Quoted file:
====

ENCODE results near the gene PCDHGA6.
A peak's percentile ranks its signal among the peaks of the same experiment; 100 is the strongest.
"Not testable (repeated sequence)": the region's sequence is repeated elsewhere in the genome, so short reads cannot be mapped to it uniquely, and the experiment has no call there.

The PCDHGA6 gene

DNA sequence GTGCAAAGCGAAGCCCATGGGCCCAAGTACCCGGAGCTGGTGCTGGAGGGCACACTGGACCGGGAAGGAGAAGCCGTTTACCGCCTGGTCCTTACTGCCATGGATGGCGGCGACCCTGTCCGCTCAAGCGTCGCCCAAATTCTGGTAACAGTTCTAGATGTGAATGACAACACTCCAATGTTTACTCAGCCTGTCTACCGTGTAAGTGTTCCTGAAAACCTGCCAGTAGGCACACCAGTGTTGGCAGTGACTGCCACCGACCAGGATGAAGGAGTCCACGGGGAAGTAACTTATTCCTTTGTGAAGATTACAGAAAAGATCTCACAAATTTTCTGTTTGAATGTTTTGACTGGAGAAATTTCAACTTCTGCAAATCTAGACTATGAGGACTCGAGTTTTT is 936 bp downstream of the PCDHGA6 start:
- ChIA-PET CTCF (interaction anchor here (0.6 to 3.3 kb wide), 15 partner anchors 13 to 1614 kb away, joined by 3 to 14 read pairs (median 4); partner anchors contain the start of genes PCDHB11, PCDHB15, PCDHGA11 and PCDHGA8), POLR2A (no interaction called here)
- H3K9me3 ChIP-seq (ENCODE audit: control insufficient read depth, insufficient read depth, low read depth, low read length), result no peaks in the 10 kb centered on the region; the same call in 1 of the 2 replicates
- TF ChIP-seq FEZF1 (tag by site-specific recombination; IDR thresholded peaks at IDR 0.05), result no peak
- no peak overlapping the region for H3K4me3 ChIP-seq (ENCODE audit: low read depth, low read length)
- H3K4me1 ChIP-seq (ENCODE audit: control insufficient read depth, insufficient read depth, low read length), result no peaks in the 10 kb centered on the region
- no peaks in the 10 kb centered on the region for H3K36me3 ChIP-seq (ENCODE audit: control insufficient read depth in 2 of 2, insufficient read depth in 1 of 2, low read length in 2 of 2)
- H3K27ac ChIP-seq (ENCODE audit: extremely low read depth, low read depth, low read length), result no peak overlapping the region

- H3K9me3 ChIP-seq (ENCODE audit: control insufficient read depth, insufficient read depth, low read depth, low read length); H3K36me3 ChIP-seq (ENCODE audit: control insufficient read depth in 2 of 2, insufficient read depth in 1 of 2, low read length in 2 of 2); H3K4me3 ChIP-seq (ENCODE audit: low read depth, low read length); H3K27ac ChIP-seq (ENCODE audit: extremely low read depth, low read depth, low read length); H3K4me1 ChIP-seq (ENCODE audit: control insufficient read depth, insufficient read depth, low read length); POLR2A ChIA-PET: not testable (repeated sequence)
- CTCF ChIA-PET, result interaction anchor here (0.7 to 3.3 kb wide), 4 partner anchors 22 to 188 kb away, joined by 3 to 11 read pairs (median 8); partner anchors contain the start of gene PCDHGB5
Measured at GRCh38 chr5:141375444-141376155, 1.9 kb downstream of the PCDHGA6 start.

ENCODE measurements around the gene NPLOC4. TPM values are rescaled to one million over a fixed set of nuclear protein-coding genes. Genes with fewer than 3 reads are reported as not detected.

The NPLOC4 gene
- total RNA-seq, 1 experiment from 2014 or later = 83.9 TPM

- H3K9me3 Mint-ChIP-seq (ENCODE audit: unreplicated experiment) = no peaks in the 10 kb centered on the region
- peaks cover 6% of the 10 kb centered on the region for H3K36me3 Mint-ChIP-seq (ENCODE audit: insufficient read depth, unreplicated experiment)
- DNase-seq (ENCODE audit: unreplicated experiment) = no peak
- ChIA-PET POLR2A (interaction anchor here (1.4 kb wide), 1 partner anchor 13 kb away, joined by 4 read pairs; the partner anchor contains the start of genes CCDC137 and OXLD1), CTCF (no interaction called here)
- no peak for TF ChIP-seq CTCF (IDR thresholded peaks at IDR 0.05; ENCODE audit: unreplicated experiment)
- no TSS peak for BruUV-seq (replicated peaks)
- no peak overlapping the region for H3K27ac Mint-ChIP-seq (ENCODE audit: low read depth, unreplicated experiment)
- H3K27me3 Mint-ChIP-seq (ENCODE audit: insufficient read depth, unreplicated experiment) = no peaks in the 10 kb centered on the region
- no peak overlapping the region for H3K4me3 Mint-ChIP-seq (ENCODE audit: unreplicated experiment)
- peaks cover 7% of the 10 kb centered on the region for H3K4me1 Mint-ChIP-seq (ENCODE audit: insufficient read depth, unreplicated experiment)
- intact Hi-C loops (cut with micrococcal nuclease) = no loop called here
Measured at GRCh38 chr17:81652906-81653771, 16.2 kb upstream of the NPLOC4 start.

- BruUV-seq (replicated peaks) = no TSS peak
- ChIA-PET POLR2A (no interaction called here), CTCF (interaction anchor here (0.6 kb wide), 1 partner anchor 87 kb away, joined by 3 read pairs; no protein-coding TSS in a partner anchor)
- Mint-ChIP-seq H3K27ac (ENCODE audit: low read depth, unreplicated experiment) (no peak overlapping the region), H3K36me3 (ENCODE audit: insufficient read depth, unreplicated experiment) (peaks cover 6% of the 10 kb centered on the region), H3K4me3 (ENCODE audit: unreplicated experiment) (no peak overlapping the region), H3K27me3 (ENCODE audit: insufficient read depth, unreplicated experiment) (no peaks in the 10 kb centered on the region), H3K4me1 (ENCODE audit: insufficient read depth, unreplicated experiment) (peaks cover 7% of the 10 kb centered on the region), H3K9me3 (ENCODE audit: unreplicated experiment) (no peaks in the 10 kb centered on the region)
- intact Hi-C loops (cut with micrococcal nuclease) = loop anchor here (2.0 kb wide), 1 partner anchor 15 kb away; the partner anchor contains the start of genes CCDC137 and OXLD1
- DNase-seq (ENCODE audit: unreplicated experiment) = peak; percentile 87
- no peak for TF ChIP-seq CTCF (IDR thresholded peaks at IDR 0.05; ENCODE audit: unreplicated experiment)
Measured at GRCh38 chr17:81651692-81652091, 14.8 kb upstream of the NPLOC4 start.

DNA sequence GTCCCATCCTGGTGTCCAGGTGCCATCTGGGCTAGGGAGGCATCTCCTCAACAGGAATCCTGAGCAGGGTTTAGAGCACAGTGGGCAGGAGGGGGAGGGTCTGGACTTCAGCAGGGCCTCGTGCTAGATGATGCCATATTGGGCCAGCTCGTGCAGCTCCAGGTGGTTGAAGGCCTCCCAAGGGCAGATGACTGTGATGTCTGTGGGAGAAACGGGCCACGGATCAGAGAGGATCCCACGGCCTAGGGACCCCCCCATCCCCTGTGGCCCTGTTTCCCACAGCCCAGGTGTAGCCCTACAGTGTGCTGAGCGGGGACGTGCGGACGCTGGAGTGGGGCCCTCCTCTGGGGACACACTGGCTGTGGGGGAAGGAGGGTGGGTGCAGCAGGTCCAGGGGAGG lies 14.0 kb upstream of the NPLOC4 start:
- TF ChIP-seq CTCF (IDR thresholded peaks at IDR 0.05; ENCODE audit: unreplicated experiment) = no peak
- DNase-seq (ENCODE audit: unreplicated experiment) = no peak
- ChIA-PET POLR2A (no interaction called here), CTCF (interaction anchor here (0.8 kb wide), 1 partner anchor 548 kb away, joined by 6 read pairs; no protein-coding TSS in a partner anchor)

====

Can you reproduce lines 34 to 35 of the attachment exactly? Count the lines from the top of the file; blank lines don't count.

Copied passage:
- intact Hi-C loops (cut with micrococcal nuclease) = loop anchor here (2.0 kb wide), 1 partner anchor 15 kb away; the partner anchor contains the start of genes CCDC137 and OXLD1
- DNase-seq (ENCODE audit: unreplicated experiment) = peak; percentile 87